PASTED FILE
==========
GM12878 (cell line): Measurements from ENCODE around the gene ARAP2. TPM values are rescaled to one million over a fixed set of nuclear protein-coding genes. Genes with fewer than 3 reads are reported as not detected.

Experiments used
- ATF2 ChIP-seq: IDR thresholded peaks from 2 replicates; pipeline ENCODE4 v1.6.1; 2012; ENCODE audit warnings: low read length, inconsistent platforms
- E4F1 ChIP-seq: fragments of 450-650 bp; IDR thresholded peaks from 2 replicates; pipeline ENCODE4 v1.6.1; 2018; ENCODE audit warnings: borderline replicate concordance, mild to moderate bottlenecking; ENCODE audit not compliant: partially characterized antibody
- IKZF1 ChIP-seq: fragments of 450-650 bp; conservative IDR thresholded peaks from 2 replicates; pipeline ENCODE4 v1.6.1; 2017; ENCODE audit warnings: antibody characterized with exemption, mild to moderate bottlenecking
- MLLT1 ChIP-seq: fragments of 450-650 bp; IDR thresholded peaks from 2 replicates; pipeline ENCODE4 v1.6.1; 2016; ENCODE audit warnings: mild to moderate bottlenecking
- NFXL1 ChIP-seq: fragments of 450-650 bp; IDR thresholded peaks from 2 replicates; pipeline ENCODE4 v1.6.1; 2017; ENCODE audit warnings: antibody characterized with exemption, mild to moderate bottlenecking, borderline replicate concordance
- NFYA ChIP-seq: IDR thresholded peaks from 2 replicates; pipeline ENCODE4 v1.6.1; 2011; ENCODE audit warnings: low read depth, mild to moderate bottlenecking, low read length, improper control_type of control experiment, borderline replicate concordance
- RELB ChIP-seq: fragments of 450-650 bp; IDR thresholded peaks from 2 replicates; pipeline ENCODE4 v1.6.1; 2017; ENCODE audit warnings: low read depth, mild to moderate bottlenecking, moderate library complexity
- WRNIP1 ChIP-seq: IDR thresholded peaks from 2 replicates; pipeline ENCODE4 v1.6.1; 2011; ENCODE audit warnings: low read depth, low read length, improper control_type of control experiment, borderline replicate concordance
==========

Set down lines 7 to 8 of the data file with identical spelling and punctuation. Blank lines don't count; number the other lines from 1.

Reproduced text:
- NFXL1 ChIP-seq: fragments of 450-650 bp; IDR thresholded peaks from 2 replicates; pipeline ENCODE4 v1.6.1; 2017; ENCODE audit warnings: antibody characterized with exemption, mild to moderate bottlenecking, borderline replicate concordance
- NFYA ChIP-seq: IDR thresholded peaks from 2 replicates; pipeline ENCODE4 v1.6.1; 2011; ENCODE audit warnings: low read depth, mild to moderate bottlenecking, low read length, improper control_type of control experiment, borderline replicate concordance